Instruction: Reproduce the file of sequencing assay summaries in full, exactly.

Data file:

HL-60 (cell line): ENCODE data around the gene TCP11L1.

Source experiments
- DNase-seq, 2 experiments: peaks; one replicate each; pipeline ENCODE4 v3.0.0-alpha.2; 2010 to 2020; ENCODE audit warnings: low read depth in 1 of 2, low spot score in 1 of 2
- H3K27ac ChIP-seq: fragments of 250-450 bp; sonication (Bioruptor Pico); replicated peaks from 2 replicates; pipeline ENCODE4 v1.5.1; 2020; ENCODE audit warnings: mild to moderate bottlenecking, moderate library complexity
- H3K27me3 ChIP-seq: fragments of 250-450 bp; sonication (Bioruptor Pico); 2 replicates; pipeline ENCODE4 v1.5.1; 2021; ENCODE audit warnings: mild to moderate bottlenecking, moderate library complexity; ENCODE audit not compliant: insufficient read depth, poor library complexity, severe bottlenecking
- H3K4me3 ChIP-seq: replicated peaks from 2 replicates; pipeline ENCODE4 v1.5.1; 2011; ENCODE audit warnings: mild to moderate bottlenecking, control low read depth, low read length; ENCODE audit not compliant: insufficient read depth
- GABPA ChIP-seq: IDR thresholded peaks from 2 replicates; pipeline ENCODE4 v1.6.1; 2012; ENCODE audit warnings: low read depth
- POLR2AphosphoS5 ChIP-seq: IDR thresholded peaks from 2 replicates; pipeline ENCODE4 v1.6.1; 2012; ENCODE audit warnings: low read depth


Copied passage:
HL-60 (cell line): ENCODE data around the gene TCP11L1.

Source experiments
- DNase-seq, 2 experiments: peaks; one replicate each; pipeline ENCODE4 v3.0.0-alpha.2; 2010 to 2020; ENCODE audit warnings: low read depth in 1 of 2, low spot score in 1 of 2
- H3K27ac ChIP-seq: fragments of 250-450 bp; sonication (Bioruptor Pico); replicated peaks from 2 replicates; pipeline ENCODE4 v1.5.1; 2020; ENCODE audit warnings: mild to moderate bottlenecking, moderate library complexity
- H3K27me3 ChIP-seq: fragments of 250-450 bp; sonication (Bioruptor Pico); 2 replicates; pipeline ENCODE4 v1.5.1; 2021; ENCODE audit warnings: mild to moderate bottlenecking, moderate library complexity; ENCODE audit not compliant: insufficient read depth, poor library complexity, severe bottlenecking
- H3K4me3 ChIP-seq: replicated peaks from 2 replicates; pipeline ENCODE4 v1.5.1; 2011; ENCODE audit warnings: mild to moderate bottlenecking, control low read depth, low read length; ENCODE audit not compliant: insufficient read depth
- GABPA ChIP-seq: IDR thresholded peaks from 2 replicates; pipeline ENCODE4 v1.6.1; 2012; ENCODE audit warnings: low read depth
- POLR2AphosphoS5 ChIP-seq: IDR thresholded peaks from 2 replicates; pipeline ENCODE4 v1.6.1; 2012; ENCODE audit warnings: low read depth